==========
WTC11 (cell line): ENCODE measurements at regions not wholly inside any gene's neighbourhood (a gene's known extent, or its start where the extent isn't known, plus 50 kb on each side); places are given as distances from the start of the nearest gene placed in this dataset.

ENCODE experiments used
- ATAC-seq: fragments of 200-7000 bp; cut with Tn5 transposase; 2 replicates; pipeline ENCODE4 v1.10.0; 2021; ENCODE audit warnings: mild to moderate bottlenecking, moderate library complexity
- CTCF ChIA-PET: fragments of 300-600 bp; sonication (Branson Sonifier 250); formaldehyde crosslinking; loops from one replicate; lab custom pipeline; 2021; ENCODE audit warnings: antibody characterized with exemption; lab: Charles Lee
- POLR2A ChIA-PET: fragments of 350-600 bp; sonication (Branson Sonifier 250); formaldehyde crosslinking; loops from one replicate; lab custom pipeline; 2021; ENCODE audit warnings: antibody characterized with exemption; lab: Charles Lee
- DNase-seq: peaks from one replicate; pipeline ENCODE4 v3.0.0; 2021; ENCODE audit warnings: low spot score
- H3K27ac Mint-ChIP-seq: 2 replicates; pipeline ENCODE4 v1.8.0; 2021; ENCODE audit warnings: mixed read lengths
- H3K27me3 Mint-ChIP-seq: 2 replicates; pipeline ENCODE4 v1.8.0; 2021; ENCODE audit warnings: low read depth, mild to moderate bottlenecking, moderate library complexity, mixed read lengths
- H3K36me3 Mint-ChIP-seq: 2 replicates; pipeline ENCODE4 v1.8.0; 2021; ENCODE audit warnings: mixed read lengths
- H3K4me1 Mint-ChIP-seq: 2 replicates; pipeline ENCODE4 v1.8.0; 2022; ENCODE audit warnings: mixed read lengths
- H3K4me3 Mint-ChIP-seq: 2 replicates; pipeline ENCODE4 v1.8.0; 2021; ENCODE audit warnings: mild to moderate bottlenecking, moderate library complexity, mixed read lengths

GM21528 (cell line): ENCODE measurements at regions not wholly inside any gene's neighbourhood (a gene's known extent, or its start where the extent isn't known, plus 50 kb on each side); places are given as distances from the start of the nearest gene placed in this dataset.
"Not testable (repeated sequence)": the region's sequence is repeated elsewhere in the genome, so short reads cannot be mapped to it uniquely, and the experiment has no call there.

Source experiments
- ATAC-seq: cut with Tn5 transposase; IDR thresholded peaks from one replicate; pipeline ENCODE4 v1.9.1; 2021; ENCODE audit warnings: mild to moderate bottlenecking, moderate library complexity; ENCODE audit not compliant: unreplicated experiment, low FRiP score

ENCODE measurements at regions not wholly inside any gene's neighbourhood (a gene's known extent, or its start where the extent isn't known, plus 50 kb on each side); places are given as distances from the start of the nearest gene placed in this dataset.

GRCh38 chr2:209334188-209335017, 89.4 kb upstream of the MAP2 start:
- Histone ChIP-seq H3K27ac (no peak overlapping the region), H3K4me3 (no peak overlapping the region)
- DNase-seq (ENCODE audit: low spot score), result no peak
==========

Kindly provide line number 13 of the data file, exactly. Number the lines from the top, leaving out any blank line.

"Not testable (repeated sequence)": the region's sequence is repeated elsewhere in the genome, so short reads cannot be mapped to it uniquely, and the experiment has no call there.